December 28, 2016

Why the Grass isn’t always Greener on the Other Side.

I hate clichés.

But I’ve always had this unsettling feeling that the grass is greener on the other side, and this is the only way I can describe it.

Questions swirling in my mind constantly: What should I do with my life? What if I pick the wrong path? What about the path over there? Am I in the right relationship? Is there a better match? Is this the right career? And, I wouldn’t mind doing that either. Why am I still living here? Shouldn’t I be living somewhere else?

Would my life be better if all of my circumstances were different?

I grew up in California. Aside from travel I always stayed rooted in California—Northern California to be exact. A little over five years ago my husband and I, along with our three kids, decided to pack several suitcases, put the rest of our stuff in storage, and move to Kauai. I had dreamily talked about a move like this in the past on family vacationsbut as usual when reality set in those thoughts were just dreams.

Eventually, the stars were aligned and the opportunity reared itself and my husband said that if I could figure it out he would give it a try. Thankfully he is flexible, not attached to places or things, and owns his own company allowing him to live outside the corporate box.

The grass is greener was coming to fruition—so I thought.

My family and I set off on our great adventure. I was finally getting away from it all. I was escaping the way I had been raised and the way I started to see myself raising my own kids. I had broken the Groundhog Day spell. I felt a sense of freedom. I felt like a real adult. I had always lived minutes from my parents and my friends who I have known most of my life, and I was putting 2,452 miles between everything I knew—but was I really?

I had been living on Kauai for a couple years and, of course, it was beautiful the way the sun mixes with the rain creating rainbows so vivid it would not surprise me if there were an actual pot of gold at the end and a unicorn showed up too. Life, however, has a way of removing my rose colored glasses and making me face what I’ve pushed deep inside of me.

As I sat on a couch talking to a life coach, a question I had never thought of until that moment came up and every word resonated in me deeply: “You cannot run from yourself because wherever you go you take yourself with you.”

I take myself wherever I go?

I take the questions, the thoughts, the feelings, the happy, sad, good, bad and ugly I sometimes feel. I take it all.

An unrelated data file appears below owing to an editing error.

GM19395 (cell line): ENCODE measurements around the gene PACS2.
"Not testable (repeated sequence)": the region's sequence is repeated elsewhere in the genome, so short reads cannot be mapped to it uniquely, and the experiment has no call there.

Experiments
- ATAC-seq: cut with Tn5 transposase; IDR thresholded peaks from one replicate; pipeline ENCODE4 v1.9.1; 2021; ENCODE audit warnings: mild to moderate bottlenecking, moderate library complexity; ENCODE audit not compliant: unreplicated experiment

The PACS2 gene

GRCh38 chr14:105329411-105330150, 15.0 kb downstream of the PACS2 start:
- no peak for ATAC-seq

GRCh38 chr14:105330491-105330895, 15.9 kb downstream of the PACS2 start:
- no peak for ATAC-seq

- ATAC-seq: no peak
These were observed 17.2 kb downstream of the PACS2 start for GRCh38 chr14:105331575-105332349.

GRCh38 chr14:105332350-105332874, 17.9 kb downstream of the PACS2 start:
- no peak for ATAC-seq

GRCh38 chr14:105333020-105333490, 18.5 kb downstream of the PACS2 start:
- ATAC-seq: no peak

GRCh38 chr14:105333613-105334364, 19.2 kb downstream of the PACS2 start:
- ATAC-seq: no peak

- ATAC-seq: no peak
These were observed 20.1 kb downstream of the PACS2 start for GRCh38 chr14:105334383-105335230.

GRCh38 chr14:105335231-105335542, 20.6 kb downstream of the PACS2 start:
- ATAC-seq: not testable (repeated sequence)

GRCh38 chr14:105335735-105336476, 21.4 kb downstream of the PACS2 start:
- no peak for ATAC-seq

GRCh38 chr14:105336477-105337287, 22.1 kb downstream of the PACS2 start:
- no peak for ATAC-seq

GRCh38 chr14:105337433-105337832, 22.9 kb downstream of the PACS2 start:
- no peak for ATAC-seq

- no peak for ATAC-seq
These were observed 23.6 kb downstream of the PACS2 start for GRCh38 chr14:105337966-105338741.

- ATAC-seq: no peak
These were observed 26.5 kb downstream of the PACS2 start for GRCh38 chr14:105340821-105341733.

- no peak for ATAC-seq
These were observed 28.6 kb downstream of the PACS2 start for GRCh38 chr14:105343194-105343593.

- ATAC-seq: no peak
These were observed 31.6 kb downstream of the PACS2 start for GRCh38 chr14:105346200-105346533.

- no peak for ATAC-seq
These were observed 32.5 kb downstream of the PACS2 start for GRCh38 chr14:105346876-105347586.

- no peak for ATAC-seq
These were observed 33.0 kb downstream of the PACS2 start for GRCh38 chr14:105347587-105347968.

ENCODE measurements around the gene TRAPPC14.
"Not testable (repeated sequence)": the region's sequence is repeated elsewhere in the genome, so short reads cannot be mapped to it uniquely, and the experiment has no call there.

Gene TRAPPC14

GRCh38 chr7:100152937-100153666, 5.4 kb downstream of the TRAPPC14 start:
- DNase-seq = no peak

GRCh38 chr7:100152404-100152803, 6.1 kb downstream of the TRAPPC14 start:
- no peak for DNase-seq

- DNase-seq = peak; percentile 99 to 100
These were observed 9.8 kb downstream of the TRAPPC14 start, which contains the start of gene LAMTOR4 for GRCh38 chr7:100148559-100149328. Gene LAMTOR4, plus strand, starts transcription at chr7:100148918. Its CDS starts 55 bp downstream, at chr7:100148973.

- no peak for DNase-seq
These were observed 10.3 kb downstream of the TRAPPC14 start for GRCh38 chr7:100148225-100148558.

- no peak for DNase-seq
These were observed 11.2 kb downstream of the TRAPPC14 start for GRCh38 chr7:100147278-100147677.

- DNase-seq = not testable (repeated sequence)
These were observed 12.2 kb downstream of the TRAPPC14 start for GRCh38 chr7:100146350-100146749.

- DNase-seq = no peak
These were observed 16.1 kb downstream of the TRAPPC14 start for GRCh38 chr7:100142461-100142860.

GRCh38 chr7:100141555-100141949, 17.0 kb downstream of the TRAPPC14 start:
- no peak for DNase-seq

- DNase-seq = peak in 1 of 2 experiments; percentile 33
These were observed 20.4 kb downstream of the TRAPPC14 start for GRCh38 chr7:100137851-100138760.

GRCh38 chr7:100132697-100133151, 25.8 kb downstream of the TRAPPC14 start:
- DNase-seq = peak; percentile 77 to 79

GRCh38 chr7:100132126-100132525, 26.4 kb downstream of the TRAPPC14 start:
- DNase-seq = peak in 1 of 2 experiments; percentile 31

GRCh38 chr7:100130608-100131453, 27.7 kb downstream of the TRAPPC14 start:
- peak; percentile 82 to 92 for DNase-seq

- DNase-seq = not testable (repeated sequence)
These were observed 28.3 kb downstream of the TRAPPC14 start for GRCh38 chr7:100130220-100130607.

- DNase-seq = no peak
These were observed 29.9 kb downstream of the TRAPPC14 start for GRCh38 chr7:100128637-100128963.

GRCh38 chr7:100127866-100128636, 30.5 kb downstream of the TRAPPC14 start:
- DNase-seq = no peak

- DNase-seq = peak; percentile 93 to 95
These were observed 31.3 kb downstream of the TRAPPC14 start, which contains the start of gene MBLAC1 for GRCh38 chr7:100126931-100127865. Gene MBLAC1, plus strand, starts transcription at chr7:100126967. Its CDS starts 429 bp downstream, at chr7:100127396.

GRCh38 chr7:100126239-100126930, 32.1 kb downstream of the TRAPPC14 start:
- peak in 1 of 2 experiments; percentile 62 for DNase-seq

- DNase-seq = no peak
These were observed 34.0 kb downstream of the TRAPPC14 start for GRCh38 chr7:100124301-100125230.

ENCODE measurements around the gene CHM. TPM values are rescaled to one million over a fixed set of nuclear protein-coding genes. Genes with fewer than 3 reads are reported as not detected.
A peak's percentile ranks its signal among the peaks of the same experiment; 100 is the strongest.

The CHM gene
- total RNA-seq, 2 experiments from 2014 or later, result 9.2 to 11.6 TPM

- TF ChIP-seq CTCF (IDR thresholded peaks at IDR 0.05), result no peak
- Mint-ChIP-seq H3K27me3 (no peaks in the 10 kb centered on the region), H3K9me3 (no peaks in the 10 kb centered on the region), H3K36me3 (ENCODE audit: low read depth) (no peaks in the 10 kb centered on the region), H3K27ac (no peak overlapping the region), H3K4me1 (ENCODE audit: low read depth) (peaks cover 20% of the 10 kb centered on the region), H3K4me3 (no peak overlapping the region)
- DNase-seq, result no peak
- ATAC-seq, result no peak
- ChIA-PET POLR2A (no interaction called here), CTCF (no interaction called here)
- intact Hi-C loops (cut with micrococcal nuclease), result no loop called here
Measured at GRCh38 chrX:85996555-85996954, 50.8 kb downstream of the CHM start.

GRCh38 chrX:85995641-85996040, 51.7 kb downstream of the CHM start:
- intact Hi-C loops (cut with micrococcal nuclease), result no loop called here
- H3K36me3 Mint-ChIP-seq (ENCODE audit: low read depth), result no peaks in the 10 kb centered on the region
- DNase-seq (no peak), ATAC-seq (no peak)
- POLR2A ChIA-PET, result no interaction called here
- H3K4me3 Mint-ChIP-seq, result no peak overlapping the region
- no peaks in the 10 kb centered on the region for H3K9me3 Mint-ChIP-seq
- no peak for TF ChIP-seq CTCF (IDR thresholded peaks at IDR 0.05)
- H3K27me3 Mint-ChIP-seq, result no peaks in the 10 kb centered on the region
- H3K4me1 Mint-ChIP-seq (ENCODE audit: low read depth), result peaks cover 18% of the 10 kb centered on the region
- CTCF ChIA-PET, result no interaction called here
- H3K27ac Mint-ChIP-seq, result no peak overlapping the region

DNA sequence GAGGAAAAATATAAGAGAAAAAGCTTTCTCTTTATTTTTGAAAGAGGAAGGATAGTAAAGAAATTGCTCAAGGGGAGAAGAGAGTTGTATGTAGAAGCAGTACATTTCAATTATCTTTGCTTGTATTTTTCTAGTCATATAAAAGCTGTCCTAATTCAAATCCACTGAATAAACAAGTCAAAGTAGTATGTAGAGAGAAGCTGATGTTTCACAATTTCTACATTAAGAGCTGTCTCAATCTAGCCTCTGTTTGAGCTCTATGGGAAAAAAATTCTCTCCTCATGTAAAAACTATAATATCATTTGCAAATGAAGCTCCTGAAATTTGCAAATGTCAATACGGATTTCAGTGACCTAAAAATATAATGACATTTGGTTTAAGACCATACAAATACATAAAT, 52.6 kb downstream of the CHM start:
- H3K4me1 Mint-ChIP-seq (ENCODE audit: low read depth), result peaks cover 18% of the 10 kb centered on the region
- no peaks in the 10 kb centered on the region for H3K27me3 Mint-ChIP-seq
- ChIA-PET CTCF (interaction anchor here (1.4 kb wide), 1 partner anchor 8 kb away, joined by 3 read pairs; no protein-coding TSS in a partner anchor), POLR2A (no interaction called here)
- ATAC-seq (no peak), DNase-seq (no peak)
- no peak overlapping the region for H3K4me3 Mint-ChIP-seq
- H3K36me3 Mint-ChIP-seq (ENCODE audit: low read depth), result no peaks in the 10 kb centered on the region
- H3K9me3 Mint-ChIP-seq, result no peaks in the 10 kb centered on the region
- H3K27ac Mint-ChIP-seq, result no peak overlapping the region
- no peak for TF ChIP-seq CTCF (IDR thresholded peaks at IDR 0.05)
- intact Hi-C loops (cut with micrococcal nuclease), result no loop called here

I really wanted something different, an adventure, and I wanted my kids to experience life outside of the typical suburban walls I was raising them in. I wanted to open their minds to a bigger world, and I’ve done this through our move to Kauai and additional travel, and knowing this makes me happy. But I have also learned several hard life lessons on this journey.

My parents—sure I put a couple thousand miles between everything I knew, but the impact of the relationships I have with my family and friends followed me. I thought the distance between myself and my parents were my ticket to freedom. I wanted to live my life my way. I still felt I was a child and I thought it was because of the close proximity in which we all lived. I thought by moving I could completely separate myself from them. The pain I carried through unresolved issues with my mom and dad weighed heavily on my mind, and the distance did not make it easier. In fact, it made it more difficult. Rejecting my parents was not going to make me happy; it was breaking my heart. I realized I took all of my unresolved junk with me and needed to resolve it wherever I was in order to be happy.

Family—the idea of packing it all up and moving to an island in the middle of the Pacific was like a dream. It was something people fantasize about and most don’t actually do it. But here I was–doing it. What could go wrong in a place so beautiful? Wouldn’t my life, my marriage, and raising kids get better? Sure everything was shiny and new to begin with, but not only did I take myself to Kauai, but now my husband and kids were with me too. I was still doing laundry, grocery shopping, getting gas, raising kids and arguing with my husband. I had to face issues head on because when you move to a place and you know no one, there is absolutely no place to run.

Overall happiness—looking at life and constantly wondering if the decisions I’m making or the way I’m living are right or wrong is a burden in itself to bare. It prevents me from actually living and being present. I thought if I moved I would become different and new. I have realized it can help me look at the world differently and experience new things, but in my heart, I know it doesn’t matter where I am—a place doesn’t dictate who I am or what I want to become—I do.

I’ve learned wherever I am, that’s where I am. I’m turning my focus away from circumstance and more toward finding peace, fulfillment, and contentment inside myself no matter where I am.




Author: Felicity John Odell

Image:Candice Benson

Apprentice Editor: Montse Leon; Editor: Travis May

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